Overall, TGQN students experienced sexual misconduct at high rates and had the least trust in the school officials’ handling of these issues. In addition, they were very knowledgeable with on campus resources for handling sexual misconduct.
The AAU Campus Climate Survey 2019 surfaced important challenges around campus sexual assaults and misconduct before the release of the new Title IX regulations. The new regulations have narrowed the definition of sexual misconduct, strengthened the rights of the accused and given schools the flexibility to choose a higher evidentiary standard, establish an appeals process and offer the option of cross-examination. These developments may pose further challenges to curtailing sexual misconduct. Specifically, in this article we have highlighted the high prevalence of sexual misconduct on Stanford’s campus, room for increasing trust in Stanford officials and awareness of resources and reporting, and challenges faced by TGQN students. Therefore, Stanford should follow a higher standard, particularly in light of the various areas of improvement we have identified, and strive to make the university experience a safe one for all.
Methods and Limitations
The Association of American Universities (AAU) assembled 33 schools to participate in the 2019 Campus Climate Survey. It was administered online, and all undergraduate, graduate and professional students who were 18 years or older were invited to complete the survey.
The Campus Climate Survey was launched at Stanford in April of 2019. 62% of students provided enough information to be included in the survey results. A statistical weighting procedure was performed to allow the sample to reflect the overall population distribution. Data used in this article were gathered from the AAU’s official report.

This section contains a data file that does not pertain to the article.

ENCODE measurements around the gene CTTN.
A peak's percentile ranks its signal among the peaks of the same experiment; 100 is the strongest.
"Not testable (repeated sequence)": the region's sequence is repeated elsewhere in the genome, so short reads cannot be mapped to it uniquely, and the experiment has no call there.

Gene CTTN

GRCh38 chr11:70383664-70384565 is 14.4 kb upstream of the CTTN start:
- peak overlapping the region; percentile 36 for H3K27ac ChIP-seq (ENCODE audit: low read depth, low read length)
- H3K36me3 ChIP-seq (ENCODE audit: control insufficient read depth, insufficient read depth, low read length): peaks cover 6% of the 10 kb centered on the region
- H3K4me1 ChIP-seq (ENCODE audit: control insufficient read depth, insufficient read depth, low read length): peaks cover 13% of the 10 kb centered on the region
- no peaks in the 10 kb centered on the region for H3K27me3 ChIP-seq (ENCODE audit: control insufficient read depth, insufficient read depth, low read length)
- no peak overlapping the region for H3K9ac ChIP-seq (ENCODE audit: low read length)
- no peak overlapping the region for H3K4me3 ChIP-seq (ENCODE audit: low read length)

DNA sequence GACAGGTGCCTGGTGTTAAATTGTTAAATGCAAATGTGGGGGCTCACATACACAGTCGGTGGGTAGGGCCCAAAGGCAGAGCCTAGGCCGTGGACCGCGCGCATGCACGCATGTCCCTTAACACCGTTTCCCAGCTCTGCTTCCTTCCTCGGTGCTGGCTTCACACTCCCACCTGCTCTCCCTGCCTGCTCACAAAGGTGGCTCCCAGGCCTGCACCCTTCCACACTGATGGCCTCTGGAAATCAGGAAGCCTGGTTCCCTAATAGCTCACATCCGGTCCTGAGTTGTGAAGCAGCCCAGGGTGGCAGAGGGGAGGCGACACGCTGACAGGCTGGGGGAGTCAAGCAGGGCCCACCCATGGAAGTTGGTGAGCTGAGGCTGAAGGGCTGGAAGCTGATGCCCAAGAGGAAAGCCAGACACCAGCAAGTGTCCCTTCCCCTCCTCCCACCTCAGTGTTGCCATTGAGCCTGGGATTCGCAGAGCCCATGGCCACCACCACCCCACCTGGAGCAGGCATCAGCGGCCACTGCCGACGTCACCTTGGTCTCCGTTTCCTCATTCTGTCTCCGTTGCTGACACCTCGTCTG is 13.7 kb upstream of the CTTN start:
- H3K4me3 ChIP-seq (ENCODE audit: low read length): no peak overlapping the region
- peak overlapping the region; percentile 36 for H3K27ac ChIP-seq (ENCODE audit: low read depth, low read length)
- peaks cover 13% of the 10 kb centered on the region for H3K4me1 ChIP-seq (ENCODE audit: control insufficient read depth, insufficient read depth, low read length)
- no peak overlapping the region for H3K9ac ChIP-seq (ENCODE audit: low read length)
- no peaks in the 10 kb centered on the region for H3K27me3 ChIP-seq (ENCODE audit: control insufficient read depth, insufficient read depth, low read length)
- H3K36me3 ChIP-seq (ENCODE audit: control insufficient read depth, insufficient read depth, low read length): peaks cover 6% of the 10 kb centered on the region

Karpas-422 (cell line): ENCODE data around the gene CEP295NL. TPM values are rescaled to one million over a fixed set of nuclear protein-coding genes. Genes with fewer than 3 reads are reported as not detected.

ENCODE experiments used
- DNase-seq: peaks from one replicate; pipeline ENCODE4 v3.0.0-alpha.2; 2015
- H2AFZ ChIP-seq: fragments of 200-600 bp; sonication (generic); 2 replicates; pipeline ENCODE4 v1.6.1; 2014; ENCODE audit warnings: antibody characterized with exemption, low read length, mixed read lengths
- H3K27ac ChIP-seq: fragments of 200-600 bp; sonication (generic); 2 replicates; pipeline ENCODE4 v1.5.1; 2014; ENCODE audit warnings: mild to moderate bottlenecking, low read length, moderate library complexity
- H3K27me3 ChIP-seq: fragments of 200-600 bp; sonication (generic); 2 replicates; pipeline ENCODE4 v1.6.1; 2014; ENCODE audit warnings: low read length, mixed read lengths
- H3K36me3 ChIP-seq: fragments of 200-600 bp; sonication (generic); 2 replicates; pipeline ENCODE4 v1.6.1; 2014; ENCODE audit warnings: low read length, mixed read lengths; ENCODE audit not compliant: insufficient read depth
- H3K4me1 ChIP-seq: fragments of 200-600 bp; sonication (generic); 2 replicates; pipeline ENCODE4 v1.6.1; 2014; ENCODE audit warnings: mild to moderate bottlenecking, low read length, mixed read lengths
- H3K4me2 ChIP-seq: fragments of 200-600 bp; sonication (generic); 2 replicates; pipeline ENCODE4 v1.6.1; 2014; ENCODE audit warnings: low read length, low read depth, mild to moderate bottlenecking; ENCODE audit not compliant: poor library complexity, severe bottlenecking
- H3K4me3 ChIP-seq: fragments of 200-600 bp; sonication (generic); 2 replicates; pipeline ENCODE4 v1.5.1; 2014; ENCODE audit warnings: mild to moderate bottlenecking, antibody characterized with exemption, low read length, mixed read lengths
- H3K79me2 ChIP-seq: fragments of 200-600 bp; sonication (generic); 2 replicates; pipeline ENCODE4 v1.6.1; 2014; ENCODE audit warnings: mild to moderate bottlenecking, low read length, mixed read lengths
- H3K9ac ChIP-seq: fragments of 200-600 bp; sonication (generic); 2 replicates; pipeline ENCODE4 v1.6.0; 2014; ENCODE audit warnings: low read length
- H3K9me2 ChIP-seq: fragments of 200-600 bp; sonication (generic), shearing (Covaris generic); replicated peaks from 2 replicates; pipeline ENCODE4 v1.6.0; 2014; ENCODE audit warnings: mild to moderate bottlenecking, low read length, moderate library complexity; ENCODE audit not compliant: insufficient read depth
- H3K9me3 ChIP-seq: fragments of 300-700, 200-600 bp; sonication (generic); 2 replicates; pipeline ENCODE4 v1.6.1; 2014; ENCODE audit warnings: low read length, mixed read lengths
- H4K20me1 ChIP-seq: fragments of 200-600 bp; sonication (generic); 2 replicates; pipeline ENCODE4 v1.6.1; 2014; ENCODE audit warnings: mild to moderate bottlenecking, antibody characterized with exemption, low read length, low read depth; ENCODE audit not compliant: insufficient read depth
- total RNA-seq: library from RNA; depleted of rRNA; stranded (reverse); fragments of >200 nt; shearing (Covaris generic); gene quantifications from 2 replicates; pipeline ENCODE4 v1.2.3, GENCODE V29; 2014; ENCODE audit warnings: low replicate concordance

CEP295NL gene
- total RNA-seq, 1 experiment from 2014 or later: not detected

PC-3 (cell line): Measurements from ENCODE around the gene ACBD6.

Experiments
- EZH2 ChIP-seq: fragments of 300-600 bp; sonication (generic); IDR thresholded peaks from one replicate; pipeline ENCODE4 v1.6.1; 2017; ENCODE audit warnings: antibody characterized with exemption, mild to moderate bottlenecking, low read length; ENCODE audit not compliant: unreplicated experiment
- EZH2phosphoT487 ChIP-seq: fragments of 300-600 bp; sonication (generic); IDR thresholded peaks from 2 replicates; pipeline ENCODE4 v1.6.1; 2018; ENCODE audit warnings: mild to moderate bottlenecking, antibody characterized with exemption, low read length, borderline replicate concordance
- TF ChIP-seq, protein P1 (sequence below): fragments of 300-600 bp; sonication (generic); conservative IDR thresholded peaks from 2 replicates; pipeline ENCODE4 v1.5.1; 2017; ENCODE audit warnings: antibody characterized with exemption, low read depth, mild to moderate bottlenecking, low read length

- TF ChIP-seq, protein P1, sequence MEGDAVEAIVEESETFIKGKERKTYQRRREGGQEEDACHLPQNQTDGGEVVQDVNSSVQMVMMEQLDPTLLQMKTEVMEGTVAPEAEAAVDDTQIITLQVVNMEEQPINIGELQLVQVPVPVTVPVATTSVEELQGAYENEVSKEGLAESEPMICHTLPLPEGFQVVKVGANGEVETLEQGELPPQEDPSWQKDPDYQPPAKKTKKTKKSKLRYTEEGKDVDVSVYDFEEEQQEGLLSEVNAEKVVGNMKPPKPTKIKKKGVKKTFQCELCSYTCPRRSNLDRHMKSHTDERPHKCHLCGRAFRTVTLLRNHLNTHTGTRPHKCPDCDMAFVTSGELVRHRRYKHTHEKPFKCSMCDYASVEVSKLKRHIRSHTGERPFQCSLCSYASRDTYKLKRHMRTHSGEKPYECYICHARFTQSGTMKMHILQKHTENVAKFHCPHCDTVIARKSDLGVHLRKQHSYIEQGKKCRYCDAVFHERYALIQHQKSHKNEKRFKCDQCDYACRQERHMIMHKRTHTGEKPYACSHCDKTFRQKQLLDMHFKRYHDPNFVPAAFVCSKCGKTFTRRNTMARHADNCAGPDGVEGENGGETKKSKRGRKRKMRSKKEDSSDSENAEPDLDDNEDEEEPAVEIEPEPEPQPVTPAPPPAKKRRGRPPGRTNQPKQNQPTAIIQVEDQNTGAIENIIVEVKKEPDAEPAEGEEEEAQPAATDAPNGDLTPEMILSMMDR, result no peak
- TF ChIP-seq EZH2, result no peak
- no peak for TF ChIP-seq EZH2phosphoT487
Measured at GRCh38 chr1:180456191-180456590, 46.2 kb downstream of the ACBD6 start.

Recently, Stanford released new data on alcohol and drug use, as well as a new analysis on the AAU Survey. A presentation of the new data covers sexual harassment students experienced, segmented by gender and by campus community (NCAA athelete, fraternities/sororities), as well as alcohol and drug use, level of contacting resources and programs and location of incidents.
The gender groups used in the report were based on self-reported gender identity. Respondents were asked to choose among eight response options that best described how they identified themselves and then were classified into one of four groups: woman, man, TGQN (transgender woman or transgender man; nonbinary or genderqueer; questioning; or not listed), and decline to state.
The official reports released by the AAU only include aggregated data for each school. Individual data points were not accessible to the public.
Additional coverage related to the Campus Climate Survey can be found here.